Hema Malini appears to be completely out of depth in her new role as Bharatiya Janta Party's Lok Sabha candidate from Mathura. She looks more like an actress who's signed up for a film without reading the script.
It's high noon and the starlet, dressed in a bright red saree, has not ventured out yet into the city to campaign, even as her rival, Jayant Chaudhary, from the Rashtriya Lokdal is out campaigning with his wife.
A bunch of TV journalists have gathered around the 'dream girl' for news feeds for their channels. She asks them to keep it short and gives each one 10 minutes. They want her to walk around in the hotel lawns for ambiance, and she obliges, coming out into the front lawn after making them wait a bit.
She looks tired and unenthusiastic, but slips into the role as soon as cameras begin to roll. It is a medium she is comfortable with, and the actress of Basanti fame puts up a better act than most politicians. "I am no outsider to Mathura," she says, emphasising on her many visits to the temple town as a devotee of Lord Krishna.
Then she waxes eloquent on her deep desire to work for the Brijwasis, cleaning up the Yamuna, and wanting a saaf (clean) and sundar (beautiful) Mathura.
"I am also one of them, I am a Jat bahu," she says when an anchor quizzes her on campaigning in the Jat-dominated district in western Uttar Pradesh.
Dharmendra, who Hema Malini married in the 80s, is popularly mistaken for a Jat though he was born into a Punjabi Jatt Sikh family. He later, reportedly, converted to Islam to marry a second time as his first wife refused him a divorce. Hema Malini was born in a Tamil-speaking Iyengar family.
The electorate, is however, not interested in such details. For them she is above all a
Bollywood star. "There is no north-south in Bollywood," says the 65-year-old star.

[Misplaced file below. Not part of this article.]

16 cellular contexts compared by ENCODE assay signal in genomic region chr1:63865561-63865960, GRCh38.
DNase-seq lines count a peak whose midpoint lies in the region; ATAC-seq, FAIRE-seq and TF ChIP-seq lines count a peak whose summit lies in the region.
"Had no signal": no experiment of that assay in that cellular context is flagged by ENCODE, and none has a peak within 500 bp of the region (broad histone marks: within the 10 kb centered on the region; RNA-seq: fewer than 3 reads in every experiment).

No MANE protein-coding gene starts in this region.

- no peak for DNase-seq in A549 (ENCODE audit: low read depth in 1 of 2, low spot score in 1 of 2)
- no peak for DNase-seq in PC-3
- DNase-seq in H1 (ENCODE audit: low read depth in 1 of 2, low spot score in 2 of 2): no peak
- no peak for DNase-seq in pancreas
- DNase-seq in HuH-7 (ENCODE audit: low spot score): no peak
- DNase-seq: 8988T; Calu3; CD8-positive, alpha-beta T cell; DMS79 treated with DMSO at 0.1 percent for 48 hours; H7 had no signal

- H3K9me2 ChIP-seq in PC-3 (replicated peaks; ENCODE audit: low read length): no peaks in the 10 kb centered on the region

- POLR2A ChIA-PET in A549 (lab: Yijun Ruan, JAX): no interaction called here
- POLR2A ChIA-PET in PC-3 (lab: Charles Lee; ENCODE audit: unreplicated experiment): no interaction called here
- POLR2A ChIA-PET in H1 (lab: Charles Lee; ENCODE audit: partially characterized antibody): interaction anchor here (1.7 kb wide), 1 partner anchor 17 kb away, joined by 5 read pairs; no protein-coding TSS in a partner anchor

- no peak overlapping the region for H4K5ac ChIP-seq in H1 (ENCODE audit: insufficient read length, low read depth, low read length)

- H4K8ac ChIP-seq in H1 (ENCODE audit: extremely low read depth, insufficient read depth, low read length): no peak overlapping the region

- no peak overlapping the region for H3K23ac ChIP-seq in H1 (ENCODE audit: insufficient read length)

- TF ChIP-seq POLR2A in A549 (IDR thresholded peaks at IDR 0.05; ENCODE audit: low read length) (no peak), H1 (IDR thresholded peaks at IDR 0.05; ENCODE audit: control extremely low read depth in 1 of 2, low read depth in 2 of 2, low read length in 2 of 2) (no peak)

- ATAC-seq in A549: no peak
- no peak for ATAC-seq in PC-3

The interviews rap up and she retires for the time being, only to emerge out of her hotel at 3pm for a roadshow across Vrindavan.
Her cavalcade of about four cars drive through the narrow lanes of Vrindavan till sundown, stopping intermittently for Hema Malini to accept garlands and chunnis. Crowds gather to see if it is the Sholay girl for real, and look fascinated with the black Audi she is being driven in.
Young school girls and old widows of Vrindavan rush excitedly towards the car to catch a glimpse of the star. A group of boys joke: "It would have been better had it been Sunny Leone."
The BJP nominee remains in her car throughout, and emerges only from the sunroof (of the car) to wave and smile at the crowds of onlookers, who, surprisingly, include even monkeys.
Party workers put their best foot forward, shouting catchy rhymes: "Hema Malini Mathura main, Jayant Chadhury khatra main".
But it is slogans around BJP's prime ministerial candidate Narendra Modi that is given precedence. "This is the Krishna Janambhoomi and a stronghold of the RSS. Where else would there be a Modi wave if not here?" says a young leader of the Akhil Bharatiya Vidyarthi Parishad, BJP's student wing.
He has been shouting slogans and leading Hema Malini's cavalcade for almost four hours, but appears unhappy with her style of campaigning."She should get off the car and talk to people," he says. Another local leader agrees: "She should have done a padhyatra and mingled with the masses. She has been getting bad advice," he says.
The two are nevertheless sure that the BJP candidate will win, or rather, as they put it, Modi will win. "Modi ki lehar hai, Mathrua main Modi hi aaega," they say in unison.